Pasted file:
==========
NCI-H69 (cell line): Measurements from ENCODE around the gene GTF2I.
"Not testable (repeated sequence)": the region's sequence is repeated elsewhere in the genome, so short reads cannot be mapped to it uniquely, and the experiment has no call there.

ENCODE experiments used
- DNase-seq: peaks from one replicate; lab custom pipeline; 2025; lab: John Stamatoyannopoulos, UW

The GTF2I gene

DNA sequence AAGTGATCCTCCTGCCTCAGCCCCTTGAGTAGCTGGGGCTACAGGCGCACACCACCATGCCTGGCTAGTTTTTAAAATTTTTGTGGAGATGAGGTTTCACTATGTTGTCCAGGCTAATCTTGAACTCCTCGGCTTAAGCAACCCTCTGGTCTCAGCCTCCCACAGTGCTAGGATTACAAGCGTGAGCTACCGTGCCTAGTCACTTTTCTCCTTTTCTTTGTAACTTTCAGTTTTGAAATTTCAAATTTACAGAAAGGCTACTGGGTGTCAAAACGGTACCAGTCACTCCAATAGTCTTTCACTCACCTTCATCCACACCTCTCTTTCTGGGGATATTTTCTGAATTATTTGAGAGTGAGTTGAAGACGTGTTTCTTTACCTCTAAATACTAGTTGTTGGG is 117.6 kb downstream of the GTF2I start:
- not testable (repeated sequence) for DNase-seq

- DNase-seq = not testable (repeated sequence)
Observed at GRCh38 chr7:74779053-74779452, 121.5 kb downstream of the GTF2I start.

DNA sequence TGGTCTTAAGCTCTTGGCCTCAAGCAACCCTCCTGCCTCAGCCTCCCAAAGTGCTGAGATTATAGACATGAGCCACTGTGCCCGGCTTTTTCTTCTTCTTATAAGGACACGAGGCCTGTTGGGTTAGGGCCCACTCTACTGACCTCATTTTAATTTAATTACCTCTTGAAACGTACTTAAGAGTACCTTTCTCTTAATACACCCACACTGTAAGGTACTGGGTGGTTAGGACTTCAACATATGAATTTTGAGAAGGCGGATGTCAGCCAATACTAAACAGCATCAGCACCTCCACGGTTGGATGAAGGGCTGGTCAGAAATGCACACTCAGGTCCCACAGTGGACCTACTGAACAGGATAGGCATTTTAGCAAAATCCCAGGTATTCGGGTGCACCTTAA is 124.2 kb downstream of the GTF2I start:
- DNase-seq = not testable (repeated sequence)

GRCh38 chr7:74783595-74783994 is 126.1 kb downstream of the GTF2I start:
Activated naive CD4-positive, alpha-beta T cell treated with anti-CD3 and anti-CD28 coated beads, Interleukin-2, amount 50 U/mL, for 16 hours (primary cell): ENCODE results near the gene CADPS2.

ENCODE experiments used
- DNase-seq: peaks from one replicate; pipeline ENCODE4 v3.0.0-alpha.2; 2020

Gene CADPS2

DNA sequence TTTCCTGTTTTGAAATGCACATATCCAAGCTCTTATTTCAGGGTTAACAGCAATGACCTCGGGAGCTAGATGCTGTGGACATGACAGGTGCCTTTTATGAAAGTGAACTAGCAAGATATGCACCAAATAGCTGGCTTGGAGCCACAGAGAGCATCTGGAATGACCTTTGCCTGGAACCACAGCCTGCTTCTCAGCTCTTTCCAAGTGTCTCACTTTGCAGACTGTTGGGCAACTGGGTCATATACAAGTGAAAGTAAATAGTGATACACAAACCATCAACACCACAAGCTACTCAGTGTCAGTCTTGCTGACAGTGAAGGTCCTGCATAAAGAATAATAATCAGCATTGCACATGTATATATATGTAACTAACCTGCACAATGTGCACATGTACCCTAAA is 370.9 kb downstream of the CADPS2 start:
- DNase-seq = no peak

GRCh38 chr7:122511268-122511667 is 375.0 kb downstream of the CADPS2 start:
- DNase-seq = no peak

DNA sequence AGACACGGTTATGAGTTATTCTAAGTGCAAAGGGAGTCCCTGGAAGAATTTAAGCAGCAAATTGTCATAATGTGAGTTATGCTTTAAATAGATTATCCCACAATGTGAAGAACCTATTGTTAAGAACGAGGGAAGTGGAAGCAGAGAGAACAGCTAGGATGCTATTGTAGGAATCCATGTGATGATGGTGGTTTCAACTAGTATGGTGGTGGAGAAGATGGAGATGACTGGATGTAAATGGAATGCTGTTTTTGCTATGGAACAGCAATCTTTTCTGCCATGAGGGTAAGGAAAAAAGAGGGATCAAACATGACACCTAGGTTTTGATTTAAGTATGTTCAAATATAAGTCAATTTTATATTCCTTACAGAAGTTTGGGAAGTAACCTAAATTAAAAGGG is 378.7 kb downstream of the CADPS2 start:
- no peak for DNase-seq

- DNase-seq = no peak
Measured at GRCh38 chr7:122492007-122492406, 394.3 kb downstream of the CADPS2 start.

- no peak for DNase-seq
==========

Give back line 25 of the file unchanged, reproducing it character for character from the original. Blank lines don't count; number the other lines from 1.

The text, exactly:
- no peak for DNase-seq